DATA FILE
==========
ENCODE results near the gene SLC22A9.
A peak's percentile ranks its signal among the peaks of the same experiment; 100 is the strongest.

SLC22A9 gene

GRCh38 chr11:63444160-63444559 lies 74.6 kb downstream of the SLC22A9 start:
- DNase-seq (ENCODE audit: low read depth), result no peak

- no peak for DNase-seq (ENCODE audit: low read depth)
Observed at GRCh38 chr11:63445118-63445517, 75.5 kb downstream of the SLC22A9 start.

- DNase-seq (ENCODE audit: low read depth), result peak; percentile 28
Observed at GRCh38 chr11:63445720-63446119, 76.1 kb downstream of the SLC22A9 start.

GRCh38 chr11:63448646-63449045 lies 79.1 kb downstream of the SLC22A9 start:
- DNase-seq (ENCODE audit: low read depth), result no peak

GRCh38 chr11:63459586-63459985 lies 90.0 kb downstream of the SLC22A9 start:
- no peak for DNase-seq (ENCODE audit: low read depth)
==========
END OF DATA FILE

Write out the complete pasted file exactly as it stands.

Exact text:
ENCODE results near the gene SLC22A9.
A peak's percentile ranks its signal among the peaks of the same experiment; 100 is the strongest.

SLC22A9 gene

GRCh38 chr11:63444160-63444559 lies 74.6 kb downstream of the SLC22A9 start:
- DNase-seq (ENCODE audit: low read depth), result no peak

- no peak for DNase-seq (ENCODE audit: low read depth)
Observed at GRCh38 chr11:63445118-63445517, 75.5 kb downstream of the SLC22A9 start.

- DNase-seq (ENCODE audit: low read depth), result peak; percentile 28
Observed at GRCh38 chr11:63445720-63446119, 76.1 kb downstream of the SLC22A9 start.

GRCh38 chr11:63448646-63449045 lies 79.1 kb downstream of the SLC22A9 start:
- DNase-seq (ENCODE audit: low read depth), result no peak

GRCh38 chr11:63459586-63459985 lies 90.0 kb downstream of the SLC22A9 start:
- no peak for DNase-seq (ENCODE audit: low read depth)